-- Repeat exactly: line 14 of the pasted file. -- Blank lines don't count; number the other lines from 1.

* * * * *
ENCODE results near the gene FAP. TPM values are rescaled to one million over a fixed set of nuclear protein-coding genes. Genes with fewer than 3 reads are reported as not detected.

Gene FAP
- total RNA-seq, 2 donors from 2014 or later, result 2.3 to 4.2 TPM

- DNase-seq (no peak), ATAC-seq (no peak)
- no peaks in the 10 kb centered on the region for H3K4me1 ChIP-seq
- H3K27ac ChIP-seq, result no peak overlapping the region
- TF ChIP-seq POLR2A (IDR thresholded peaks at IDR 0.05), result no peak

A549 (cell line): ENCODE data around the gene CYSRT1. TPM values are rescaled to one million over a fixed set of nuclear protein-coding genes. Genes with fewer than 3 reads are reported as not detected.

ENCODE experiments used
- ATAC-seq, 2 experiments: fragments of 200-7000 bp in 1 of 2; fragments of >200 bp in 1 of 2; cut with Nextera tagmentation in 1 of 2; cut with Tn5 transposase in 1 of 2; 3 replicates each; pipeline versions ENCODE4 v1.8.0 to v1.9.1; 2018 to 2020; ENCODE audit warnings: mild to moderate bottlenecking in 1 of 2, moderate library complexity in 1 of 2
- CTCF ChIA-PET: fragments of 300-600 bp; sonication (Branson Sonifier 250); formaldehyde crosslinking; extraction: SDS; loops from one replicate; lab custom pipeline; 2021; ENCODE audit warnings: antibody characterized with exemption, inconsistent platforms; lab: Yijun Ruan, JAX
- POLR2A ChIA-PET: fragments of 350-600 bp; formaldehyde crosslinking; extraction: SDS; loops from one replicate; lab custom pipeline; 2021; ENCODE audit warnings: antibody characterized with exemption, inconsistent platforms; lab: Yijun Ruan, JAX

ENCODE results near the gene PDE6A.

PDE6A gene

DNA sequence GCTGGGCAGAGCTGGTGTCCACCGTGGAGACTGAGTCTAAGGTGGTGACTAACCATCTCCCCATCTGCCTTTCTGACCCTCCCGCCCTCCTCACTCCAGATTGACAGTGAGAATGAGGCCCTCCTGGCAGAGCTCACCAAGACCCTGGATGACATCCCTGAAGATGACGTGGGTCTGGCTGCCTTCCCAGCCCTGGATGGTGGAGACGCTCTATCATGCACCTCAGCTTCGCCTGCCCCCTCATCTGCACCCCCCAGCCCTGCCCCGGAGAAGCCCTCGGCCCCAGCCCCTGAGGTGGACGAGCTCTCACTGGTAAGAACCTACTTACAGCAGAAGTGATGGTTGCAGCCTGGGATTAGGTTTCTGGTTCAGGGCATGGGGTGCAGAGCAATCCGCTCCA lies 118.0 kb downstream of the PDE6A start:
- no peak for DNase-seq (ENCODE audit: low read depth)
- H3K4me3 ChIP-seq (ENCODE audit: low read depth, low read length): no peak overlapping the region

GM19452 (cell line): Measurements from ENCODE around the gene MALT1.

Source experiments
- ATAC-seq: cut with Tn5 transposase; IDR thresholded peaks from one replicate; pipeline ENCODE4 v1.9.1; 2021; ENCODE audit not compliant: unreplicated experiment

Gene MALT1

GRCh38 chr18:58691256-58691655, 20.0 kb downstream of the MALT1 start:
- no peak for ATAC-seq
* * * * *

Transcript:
PDE6A gene